cout << "a + b / 2 = " << a + b / 2 << endl; cout << "(a + b) / 2 = " << (a + b) / 2 << endl;
- Compile and run your program again and compare the output. Your program should now display the following output:
a + b = 9 a - b = 5 a * b = 14 a / b = 3.5 a + b / 2 = 8 (a + b) / 2 = 4.5
Note how the output of the two statements is different. You can change the order of operation using parenthesis, just like in algebra.
As you can see, arithmetic in C++ works much like you would expect. However, there are some mysteries when working with integer variables which we will now explore:
- Truncation in integer division
- Modulus (%) operator
- Truncation in integer division: Change the data type of the two variables from
double
toint
, like this:int a = 7, b = 2;
- Compile
and run your program again and compare the output. Note how the result
of the division operation changed. What happened to the decimal part of
the result?
In programming terms, we say that the decimal part is truncated (cut short). You have to watch out for this in C++ programming or you may get unexpected results in your calculations.
- Modulus (%) operator:
Sometimes we want the integer remainder from an integer division. To
see the integer remainder, we use the modulus (%) operator. Add the
following statement to your program:
cout << "a % b = " << a % b << endl;
- Compile and run your program again with this added statement. Your program should now display the following output:
a + b = 9 a - b = 5 a * b = 14 a / b = 3 a + b / 2 = 8 (a + b) / 2 = 4 a % b = 1
- Mathematical functions: More complex mathematical operations require the use of a function in C++. one such function is
sqrt(number)
which calculates the square root of the number inside the parenthesis. Add the following statement to your program:cout << "sqrt(a + b) = " << sqrt(a + b) << endl;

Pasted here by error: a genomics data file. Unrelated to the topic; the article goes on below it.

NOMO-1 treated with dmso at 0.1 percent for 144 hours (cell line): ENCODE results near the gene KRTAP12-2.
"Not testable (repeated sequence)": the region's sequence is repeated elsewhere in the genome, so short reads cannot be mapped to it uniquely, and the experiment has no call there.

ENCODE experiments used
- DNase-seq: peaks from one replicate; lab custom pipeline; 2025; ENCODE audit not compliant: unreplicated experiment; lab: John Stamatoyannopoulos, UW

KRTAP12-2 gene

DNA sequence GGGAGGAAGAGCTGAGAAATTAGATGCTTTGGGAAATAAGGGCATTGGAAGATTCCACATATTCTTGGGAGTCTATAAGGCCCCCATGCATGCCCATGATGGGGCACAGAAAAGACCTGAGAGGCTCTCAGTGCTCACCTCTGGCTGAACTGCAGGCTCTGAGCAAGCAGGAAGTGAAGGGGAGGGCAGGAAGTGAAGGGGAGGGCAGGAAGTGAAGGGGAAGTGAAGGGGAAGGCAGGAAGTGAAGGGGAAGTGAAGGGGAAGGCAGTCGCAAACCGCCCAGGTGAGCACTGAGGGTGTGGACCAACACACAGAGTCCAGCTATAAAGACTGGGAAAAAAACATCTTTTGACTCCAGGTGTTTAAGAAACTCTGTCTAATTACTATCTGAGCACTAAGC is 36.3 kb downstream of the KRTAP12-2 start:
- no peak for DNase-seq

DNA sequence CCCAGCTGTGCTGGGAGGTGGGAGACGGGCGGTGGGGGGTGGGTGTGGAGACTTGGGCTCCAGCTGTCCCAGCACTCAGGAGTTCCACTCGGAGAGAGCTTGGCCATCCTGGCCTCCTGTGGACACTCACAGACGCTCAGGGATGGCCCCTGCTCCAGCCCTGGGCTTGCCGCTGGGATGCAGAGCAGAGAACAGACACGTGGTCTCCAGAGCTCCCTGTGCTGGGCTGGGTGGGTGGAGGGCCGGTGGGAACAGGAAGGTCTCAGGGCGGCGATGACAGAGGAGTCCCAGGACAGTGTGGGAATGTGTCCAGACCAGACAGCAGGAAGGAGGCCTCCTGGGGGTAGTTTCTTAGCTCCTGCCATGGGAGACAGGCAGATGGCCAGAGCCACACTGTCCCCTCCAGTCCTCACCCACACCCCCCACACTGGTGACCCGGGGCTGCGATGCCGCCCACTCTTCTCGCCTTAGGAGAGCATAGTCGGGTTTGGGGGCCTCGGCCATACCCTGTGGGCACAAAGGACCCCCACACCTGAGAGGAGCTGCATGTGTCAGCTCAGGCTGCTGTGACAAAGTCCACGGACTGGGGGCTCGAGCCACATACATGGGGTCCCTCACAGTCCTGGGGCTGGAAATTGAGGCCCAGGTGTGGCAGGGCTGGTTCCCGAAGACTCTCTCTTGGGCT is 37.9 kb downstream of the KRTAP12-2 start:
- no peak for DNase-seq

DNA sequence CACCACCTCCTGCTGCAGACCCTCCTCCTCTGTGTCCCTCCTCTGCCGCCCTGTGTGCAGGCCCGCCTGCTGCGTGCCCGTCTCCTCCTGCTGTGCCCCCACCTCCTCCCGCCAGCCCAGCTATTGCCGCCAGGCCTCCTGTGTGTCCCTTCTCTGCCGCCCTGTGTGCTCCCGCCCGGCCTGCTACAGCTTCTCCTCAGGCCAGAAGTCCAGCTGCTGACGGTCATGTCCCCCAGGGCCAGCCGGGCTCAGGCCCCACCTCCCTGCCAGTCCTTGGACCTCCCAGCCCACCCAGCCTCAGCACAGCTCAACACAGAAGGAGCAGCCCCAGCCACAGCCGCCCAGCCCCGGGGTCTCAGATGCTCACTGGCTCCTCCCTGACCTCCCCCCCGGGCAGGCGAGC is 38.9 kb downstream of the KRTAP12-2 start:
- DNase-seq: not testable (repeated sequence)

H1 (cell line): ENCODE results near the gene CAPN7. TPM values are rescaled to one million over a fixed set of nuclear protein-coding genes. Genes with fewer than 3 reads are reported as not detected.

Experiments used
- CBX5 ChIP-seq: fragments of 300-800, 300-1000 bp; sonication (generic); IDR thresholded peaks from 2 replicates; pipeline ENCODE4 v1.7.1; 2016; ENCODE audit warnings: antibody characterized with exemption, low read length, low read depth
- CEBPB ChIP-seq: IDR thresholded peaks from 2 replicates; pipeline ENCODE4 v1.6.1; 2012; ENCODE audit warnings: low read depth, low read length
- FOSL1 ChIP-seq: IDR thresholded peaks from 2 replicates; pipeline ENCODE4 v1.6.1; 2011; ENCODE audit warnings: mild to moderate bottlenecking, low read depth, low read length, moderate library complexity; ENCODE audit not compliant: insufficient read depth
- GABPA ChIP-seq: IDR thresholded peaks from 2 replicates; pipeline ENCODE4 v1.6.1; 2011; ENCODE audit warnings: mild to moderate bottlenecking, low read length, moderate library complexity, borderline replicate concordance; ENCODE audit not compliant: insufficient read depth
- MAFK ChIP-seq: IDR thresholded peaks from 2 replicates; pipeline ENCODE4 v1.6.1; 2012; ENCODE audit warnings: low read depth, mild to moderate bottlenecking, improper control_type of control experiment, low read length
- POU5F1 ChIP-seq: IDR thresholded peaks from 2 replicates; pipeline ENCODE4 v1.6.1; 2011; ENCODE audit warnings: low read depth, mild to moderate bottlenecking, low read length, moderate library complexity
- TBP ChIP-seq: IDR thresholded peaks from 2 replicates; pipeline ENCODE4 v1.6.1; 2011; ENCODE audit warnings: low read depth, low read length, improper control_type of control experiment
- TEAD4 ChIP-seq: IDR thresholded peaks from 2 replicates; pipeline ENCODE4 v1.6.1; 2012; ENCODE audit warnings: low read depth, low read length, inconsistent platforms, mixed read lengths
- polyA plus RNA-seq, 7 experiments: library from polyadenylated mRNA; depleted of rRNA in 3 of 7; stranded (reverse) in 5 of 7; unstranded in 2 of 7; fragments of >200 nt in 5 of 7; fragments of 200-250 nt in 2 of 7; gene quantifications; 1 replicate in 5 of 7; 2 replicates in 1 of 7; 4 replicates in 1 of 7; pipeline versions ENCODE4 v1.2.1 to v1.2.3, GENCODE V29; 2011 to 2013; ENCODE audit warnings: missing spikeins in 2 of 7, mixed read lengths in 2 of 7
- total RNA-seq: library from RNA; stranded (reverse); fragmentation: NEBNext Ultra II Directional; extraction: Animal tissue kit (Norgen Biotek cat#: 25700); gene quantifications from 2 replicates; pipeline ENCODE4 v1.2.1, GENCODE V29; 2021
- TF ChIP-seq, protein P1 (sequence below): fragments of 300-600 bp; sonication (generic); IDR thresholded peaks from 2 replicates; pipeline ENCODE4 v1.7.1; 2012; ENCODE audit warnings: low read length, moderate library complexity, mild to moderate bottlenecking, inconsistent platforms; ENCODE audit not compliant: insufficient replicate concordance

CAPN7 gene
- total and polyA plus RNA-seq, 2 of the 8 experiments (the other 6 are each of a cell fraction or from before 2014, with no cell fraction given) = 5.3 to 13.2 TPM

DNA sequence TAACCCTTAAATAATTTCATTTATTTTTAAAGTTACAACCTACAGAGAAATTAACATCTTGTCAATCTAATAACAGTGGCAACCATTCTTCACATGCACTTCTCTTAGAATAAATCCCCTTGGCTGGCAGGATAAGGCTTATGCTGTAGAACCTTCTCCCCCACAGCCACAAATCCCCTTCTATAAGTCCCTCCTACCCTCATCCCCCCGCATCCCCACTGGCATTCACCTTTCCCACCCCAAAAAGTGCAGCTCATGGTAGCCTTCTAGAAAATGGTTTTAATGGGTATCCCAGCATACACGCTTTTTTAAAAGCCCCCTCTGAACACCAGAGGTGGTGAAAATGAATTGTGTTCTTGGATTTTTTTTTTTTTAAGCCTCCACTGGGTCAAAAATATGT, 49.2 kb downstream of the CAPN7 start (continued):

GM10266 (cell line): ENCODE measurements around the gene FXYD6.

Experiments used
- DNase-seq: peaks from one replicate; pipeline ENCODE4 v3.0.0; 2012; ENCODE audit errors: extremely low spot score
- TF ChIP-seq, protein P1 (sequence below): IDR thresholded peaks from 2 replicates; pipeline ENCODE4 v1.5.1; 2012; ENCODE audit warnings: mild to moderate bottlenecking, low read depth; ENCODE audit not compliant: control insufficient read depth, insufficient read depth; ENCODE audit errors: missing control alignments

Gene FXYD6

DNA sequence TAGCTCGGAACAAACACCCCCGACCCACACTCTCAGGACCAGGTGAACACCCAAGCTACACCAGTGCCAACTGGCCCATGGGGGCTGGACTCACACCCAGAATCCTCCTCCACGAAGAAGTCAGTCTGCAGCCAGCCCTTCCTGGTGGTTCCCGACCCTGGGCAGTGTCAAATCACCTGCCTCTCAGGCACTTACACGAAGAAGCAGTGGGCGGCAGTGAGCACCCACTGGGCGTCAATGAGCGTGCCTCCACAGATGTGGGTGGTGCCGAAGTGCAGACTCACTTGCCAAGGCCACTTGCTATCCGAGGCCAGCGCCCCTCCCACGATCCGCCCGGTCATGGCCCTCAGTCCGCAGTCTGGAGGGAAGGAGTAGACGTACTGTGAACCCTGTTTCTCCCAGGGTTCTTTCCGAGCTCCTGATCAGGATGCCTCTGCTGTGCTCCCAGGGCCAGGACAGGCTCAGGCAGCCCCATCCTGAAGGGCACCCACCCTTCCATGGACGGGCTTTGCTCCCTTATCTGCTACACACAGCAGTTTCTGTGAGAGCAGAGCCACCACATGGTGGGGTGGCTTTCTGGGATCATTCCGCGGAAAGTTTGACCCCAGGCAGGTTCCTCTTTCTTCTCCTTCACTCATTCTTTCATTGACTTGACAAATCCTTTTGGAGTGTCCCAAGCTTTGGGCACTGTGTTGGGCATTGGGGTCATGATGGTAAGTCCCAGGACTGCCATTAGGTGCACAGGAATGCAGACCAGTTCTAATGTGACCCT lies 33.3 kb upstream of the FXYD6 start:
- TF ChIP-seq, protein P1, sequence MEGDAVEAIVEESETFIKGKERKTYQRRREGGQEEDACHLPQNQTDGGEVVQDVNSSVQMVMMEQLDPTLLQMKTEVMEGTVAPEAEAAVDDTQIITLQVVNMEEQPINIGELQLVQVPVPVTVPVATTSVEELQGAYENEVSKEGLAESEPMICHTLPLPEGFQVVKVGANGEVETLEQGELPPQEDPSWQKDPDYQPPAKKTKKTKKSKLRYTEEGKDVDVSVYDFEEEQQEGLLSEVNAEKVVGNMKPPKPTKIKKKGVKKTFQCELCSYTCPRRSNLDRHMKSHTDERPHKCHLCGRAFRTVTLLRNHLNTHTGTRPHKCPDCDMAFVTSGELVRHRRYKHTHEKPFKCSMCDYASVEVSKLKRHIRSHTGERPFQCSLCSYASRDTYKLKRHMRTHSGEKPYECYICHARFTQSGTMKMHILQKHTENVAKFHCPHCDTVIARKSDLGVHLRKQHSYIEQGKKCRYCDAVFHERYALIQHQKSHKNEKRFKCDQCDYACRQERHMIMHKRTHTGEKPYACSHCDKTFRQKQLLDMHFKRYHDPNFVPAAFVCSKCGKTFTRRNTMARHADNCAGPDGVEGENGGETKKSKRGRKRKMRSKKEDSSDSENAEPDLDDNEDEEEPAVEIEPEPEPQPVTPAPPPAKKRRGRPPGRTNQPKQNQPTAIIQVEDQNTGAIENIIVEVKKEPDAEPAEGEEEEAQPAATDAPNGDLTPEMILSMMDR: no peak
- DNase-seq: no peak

- You
program will not compile with this new statement because you must
include a library of the mathematical functions. Add the statement:
#include <cmath>
to the top of your program like this:#include <iostream> #include <cmath> // math function library using namespace std;
- Compile
and run your program again with this added statement. Your program
should now compile and display the following output when run:
a + b = 9 a - b = 5 a * b = 14 a / b = 3 a + b / 2 = 8 (a + b) / 2 = 4 a % b = 1 sqrt(a + b) = 3
For more information on mathematical functions see the section below.
- Save your program source code that displays all eight (8) expressions and submit it to Catalyst.
Completed Program
Once you are finished, your source code should look like the following:
Wrap Up
- When finished, answer the questions from today's learning objectives
- With a partner, answer the following questions:
- What will be printed to the console when I run each of the lines of code below:
a1. int result = 7.0 / 2.0;
cout << result;
2. cout << 7 / 2.0;
3. cout << 7.0 / 2;
4. cout << 7 / 2;
5. cout << 7 % 2;
6. cout << 9 + 3 * 5 / 2 - 3;
Upcoming Assignments
- Assignment 5 due Monday at 9:20am
- Lab 3 due Friday at midnight on CodeLab Website
~See You Monday!~